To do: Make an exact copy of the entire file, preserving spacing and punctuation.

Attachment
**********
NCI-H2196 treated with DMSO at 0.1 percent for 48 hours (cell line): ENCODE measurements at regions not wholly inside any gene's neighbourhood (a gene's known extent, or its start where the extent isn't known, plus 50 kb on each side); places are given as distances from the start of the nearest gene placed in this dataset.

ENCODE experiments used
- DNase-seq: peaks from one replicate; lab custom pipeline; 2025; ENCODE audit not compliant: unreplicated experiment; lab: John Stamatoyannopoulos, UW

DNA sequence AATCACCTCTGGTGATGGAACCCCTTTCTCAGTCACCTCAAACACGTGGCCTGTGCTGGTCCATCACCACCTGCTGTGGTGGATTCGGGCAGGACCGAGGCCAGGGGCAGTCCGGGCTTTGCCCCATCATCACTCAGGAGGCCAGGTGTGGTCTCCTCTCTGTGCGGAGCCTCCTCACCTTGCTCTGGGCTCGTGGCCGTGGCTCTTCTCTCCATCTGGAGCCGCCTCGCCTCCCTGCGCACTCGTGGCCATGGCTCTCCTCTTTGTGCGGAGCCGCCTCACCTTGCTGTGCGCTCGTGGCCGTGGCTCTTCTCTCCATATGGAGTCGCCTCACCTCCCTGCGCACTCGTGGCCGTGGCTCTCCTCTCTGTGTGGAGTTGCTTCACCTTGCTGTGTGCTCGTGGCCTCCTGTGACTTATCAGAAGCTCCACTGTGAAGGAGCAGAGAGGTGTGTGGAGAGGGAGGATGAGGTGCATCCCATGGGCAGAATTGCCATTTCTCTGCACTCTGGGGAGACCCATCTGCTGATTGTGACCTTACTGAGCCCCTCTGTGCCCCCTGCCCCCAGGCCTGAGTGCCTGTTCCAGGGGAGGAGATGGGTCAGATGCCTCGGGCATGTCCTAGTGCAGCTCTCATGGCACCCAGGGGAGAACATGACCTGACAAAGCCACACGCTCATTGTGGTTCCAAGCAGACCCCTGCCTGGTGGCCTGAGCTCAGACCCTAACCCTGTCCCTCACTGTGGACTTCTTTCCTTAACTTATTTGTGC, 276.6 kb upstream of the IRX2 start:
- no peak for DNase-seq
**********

NCI-H2196 treated with DMSO at 0.1 percent for 48 hours (cell line): ENCODE measurements at regions not wholly inside any gene's neighbourhood (a gene's known extent, or its start where the extent isn't known, plus 50 kb on each side); places are given as distances from the start of the nearest gene placed in this dataset.

ENCODE experiments used
- DNase-seq: peaks from one replicate; lab custom pipeline; 2025; ENCODE audit not compliant: unreplicated experiment; lab: John Stamatoyannopoulos, UW

DNA sequence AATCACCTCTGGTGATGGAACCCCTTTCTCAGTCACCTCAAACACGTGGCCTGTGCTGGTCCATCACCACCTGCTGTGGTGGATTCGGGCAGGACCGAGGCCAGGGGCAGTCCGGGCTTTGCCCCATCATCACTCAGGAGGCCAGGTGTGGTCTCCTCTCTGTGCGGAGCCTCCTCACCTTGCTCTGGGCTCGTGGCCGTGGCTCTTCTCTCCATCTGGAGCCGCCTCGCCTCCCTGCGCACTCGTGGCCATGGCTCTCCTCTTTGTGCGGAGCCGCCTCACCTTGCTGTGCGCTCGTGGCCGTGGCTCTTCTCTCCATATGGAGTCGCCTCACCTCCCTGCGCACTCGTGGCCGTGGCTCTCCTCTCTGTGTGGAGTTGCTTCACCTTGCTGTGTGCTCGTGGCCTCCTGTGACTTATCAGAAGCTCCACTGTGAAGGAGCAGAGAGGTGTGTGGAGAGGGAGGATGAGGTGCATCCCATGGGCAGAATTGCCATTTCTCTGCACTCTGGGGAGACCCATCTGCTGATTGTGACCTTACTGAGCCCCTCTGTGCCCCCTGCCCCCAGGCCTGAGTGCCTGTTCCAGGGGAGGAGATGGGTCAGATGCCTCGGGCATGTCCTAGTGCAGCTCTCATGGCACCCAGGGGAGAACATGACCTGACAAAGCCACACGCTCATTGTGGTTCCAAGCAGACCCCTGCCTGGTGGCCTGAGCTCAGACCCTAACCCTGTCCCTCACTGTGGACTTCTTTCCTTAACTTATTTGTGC, 276.6 kb upstream of the IRX2 start:
- no peak for DNase-seq